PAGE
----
Kaos, how is the yaw on this plane as a aileron trainer w/ KFm wing and no dihedral?
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Old Aug 26, 2007, 12:35 PM
John 3:16
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I appreciate both answers guys. Now for the decision.........I think I will build.....................................both! I'll build the 33" as a RET with an undercamber wing. When he wants something new, we will build either the 42" or the 52" with a flat KFm wing with ailerons to use as an aileron trainer for him. I may build the larger model to play around with myself, and just pass it down to him when he wants it. Sounds like a plan. Thanks guys!
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Old Aug 26, 2007, 01:56 PM
Heli's don't fly voluntarily
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Quote:
Originally Posted by Kurpal
Kaos, how is the yaw on this plane as a aileron trainer w/ KFm wing and no dihedral?
I haven't flown a BB with a KF, no dihedral wing, but my Regal has huge ailerons and the wing has no dihedral, so i have a idea how a flat KF wing flies. My BB had 1" dihedral on each wing tip, and 2" ailerons. There was a bit of yaw, but nothing that would prevent a person from flying with aileron & elevator only. It's very similar to a Clark-Y flat bottom airfoil as far as aileron yaw is concerned. For an aileron trainer, there's plenty of stability in a high wing cabin plane design such as the BB. Dihedral should be unnecessary. For those who don't know, it's the wing's dihedral that makes the rudder act like an aileron in 3 channel planes, producing bank for turns. Since you have ailerons to "act" as ailerons with an aileron trainer, it's preferred that the rudder only do the rudder function. Also, any dihedral will have to be fought against when flying inverted, therefore, I recommend none. I'm not implying that ailerons are for aerobatics either. Ailerons are necessary to have proper control of an aircraft. If they weren't, you see small full size airplanes without ailerons used as trainers.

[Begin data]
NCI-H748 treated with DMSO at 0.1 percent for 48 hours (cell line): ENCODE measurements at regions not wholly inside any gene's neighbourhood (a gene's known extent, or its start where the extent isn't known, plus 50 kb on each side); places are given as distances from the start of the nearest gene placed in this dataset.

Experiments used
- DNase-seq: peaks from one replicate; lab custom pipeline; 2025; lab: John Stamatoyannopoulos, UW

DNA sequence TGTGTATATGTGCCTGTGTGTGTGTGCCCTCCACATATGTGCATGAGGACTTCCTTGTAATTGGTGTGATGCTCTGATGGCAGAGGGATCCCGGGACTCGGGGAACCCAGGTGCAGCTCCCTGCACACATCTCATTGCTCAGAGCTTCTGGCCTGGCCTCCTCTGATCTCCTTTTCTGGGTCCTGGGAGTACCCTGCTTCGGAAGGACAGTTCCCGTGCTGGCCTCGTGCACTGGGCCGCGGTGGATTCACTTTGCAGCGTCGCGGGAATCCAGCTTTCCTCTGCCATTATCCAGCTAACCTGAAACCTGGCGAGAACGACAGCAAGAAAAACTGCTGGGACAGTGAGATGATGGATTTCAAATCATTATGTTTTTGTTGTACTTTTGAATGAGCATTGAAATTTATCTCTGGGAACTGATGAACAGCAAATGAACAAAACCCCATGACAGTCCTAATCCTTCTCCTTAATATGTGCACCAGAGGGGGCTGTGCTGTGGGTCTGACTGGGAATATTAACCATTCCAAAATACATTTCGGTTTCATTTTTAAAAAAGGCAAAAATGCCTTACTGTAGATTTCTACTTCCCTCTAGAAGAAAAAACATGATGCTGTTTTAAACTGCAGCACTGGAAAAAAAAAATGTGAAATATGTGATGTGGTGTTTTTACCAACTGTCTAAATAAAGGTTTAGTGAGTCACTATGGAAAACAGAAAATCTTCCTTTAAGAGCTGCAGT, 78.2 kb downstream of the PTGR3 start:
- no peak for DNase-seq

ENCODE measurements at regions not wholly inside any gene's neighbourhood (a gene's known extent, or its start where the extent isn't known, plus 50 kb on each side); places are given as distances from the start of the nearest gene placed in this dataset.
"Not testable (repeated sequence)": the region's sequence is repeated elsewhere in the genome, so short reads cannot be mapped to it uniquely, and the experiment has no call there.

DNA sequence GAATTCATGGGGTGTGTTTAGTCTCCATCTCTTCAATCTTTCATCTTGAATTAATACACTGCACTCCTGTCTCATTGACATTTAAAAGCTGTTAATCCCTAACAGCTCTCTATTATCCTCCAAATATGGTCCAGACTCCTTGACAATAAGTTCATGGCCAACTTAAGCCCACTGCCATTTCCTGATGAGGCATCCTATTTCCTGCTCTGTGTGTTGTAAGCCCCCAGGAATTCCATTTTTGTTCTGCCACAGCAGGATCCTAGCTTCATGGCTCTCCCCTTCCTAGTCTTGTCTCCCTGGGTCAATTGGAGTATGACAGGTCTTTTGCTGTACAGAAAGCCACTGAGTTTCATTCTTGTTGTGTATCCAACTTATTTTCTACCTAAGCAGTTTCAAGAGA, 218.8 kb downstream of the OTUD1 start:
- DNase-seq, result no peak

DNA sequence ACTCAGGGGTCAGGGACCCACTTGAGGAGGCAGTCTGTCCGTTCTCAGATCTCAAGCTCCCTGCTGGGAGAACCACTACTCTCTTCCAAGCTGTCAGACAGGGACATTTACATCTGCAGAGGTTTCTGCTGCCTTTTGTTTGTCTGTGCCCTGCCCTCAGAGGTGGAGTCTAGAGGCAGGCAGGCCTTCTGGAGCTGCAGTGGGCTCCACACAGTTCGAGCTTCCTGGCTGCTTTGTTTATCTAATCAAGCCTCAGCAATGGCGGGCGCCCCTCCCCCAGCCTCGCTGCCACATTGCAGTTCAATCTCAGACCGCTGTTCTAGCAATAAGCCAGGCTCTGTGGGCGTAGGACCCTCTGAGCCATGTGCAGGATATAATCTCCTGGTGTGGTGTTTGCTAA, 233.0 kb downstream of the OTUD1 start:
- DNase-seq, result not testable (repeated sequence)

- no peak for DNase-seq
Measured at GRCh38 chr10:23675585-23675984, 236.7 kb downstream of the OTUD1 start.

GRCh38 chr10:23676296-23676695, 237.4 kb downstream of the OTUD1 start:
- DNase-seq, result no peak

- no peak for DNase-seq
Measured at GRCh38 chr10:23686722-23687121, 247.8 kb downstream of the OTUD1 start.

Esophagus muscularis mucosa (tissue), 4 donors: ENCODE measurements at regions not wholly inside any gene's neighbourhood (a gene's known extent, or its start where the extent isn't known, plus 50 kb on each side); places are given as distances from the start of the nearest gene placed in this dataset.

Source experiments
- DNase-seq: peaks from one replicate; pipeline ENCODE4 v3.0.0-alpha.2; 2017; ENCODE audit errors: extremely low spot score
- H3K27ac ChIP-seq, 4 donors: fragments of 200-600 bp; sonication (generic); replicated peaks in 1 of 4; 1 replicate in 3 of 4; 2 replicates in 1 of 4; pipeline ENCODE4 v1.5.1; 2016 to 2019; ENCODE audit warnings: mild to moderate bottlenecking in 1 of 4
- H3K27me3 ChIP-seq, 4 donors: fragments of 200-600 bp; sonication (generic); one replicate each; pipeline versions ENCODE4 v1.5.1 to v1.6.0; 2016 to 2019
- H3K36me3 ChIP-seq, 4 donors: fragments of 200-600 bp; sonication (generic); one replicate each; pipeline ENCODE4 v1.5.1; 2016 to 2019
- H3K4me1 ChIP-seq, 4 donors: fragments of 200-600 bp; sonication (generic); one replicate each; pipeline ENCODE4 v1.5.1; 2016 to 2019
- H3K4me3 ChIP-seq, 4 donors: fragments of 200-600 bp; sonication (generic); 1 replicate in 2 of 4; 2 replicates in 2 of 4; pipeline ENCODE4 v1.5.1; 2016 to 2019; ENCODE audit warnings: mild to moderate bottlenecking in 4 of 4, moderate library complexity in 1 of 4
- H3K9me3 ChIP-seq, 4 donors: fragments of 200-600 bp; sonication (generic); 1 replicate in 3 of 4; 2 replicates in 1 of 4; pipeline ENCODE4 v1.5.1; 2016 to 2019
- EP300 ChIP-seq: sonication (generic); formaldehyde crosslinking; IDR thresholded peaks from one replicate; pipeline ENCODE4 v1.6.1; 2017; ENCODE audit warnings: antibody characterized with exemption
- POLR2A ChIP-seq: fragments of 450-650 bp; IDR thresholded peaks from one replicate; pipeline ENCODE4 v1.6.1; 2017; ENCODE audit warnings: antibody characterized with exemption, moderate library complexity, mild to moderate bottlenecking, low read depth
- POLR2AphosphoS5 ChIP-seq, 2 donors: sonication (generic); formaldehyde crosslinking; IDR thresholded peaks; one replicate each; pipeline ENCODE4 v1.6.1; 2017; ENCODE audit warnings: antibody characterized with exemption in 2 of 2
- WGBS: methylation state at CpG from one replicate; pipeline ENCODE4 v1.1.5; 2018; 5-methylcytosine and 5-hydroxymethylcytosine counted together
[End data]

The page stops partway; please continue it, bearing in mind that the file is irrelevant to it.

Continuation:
Also, I'm not recommending flying with just the 2 controls, since I've always advocated the use of rudder and aileron in coordination. On a 4 channel plane, flying elevator/aileron or elevator/rudder only is a bad habit! All 4 channels exist for a reason and need to be used in a coordinated fashion. I taught 30V2 to fly and if you've seen his video flying the Regal , you'll see that my training approach produces a very good pilot.

Anyone who has seen my Blu-Baby Flies Again video can see that all control surfaces have to work together to not have a skidding, yawing plane in the sky. Also, if you look closely at the (2) stall turns I perform near the beginning of the video, you'll see that when I punch the rudder to rotate down, the plane wants to roll around the lateral axis also. THAT's THE DIHEDRAL in action. Not a desireable trait in aerobatics.
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Old Aug 26, 2007, 02:10 PM
John 3:16
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Kaos2, What is your setup on that Blu-Baby Flies Again vid? What did you mean when you said that you had '1" dihedral on each wing tip, and 2" ailerons'? I understand that you had 1" dihedral on each wing tip (which gives a total of 2" if one wing tip is flat on the table), but is that what you meant? I don't think 2" ailerons would turn that plane like it did. I loved you video, by the way.
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Old Aug 26, 2007, 02:29 PM
John 3:16
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I have a question about the landing gear. Are you guys just gluing the wire gear into the foam (slot), or are you guys putting some balsa or lite ply on either side of the wire? It looks like it should have some reinforcing on it.
Daddy-O
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Old Aug 26, 2007, 03:07 PM